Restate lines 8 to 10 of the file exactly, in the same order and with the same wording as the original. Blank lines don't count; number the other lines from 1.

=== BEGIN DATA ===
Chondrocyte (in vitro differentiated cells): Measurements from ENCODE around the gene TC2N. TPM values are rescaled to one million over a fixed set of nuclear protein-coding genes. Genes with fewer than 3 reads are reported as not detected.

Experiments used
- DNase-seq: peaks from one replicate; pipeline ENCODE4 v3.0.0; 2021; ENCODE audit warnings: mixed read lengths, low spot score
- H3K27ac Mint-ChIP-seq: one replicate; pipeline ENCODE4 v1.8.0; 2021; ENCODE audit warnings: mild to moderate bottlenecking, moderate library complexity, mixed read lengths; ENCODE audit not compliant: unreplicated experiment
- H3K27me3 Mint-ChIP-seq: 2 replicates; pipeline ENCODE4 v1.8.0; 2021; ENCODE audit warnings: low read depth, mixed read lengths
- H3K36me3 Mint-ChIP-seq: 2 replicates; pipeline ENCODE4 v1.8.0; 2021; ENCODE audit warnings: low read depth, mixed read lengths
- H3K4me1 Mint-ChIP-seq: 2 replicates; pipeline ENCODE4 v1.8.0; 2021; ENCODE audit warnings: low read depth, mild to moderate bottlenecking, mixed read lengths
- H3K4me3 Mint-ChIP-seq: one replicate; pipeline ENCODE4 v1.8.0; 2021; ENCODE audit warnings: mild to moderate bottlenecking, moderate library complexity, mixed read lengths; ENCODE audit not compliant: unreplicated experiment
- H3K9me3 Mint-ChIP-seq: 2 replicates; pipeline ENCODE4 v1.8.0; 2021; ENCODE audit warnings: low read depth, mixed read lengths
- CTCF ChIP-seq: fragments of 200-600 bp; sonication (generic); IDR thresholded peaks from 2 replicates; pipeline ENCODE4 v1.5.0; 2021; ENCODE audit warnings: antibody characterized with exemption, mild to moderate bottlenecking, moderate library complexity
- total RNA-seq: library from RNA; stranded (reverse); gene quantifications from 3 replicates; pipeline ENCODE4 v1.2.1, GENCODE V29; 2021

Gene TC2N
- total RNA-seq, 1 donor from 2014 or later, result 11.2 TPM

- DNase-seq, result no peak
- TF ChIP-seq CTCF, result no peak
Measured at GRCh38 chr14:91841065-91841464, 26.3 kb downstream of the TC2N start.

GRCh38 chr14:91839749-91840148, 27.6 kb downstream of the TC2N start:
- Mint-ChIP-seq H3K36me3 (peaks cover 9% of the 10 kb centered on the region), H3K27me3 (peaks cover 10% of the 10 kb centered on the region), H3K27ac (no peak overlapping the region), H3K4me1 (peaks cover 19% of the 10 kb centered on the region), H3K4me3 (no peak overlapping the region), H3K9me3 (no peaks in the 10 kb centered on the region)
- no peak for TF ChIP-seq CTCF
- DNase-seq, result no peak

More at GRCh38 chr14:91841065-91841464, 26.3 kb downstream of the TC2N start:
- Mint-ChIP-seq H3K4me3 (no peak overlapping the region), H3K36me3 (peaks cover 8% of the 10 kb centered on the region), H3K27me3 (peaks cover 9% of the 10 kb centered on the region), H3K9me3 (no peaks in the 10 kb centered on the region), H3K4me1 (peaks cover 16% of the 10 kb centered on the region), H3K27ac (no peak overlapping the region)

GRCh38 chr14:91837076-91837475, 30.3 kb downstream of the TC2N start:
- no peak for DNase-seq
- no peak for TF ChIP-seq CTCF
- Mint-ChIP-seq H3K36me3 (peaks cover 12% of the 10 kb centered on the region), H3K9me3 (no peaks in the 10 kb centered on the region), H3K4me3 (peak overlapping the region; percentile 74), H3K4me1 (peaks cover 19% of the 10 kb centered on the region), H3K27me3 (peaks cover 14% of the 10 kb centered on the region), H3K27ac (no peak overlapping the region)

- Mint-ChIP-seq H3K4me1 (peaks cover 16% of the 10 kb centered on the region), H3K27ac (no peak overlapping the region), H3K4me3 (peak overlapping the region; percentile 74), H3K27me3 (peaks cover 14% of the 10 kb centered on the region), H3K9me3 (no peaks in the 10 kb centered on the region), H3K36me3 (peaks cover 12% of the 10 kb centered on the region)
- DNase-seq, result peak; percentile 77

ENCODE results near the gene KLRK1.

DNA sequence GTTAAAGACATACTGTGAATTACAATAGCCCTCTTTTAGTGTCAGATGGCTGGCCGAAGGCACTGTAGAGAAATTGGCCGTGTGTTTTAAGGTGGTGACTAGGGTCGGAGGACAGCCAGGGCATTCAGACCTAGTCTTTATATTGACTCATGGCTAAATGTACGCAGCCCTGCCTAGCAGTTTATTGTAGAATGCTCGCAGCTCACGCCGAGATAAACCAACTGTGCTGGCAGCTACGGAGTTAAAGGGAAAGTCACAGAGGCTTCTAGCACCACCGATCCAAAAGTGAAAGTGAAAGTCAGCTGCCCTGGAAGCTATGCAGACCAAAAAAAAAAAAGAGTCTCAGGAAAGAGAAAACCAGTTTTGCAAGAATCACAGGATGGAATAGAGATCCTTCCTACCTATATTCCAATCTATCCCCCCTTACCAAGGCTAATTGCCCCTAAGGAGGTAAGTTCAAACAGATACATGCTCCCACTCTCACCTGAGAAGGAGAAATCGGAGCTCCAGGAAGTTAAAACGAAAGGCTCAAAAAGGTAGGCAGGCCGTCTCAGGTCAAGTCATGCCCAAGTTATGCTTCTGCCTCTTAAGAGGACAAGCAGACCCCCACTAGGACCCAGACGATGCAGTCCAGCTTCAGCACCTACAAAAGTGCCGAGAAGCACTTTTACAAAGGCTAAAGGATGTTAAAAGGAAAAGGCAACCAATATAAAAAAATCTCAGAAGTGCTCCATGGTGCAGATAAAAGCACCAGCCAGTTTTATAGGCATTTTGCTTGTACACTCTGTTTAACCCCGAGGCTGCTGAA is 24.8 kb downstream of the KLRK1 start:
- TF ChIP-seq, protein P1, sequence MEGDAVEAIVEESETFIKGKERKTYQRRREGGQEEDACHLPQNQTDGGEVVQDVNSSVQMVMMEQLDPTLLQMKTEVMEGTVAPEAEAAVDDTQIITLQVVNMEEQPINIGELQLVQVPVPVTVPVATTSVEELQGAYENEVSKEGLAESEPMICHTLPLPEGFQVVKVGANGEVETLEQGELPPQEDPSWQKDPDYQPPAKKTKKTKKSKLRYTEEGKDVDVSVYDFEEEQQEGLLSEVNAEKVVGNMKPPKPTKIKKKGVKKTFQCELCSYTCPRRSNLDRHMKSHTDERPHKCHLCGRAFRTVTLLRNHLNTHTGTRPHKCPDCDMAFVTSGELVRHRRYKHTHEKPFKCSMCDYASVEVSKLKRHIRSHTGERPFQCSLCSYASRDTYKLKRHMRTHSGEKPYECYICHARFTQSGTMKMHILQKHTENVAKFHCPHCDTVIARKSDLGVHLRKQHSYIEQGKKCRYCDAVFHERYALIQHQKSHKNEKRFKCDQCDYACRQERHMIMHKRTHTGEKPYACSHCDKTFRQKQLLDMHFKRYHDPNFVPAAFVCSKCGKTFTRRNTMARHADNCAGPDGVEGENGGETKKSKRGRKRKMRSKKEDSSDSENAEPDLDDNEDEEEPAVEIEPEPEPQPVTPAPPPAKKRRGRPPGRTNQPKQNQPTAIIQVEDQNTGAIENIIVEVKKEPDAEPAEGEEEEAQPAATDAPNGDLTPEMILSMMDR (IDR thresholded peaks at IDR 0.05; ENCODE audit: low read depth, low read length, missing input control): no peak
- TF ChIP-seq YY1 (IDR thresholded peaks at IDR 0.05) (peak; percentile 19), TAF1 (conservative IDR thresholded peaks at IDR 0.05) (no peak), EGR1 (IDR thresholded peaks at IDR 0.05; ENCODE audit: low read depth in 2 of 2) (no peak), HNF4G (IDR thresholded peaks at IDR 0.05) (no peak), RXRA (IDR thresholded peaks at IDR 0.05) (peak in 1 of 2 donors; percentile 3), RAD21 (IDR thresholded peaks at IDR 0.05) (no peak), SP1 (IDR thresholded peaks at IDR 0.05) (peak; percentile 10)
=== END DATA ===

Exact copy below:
- H3K4me3 Mint-ChIP-seq: one replicate; pipeline ENCODE4 v1.8.0; 2021; ENCODE audit warnings: mild to moderate bottlenecking, moderate library complexity, mixed read lengths; ENCODE audit not compliant: unreplicated experiment
- H3K9me3 Mint-ChIP-seq: 2 replicates; pipeline ENCODE4 v1.8.0; 2021; ENCODE audit warnings: low read depth, mixed read lengths
- CTCF ChIP-seq: fragments of 200-600 bp; sonication (generic); IDR thresholded peaks from 2 replicates; pipeline ENCODE4 v1.5.0; 2021; ENCODE audit warnings: antibody characterized with exemption, mild to moderate bottlenecking, moderate library complexity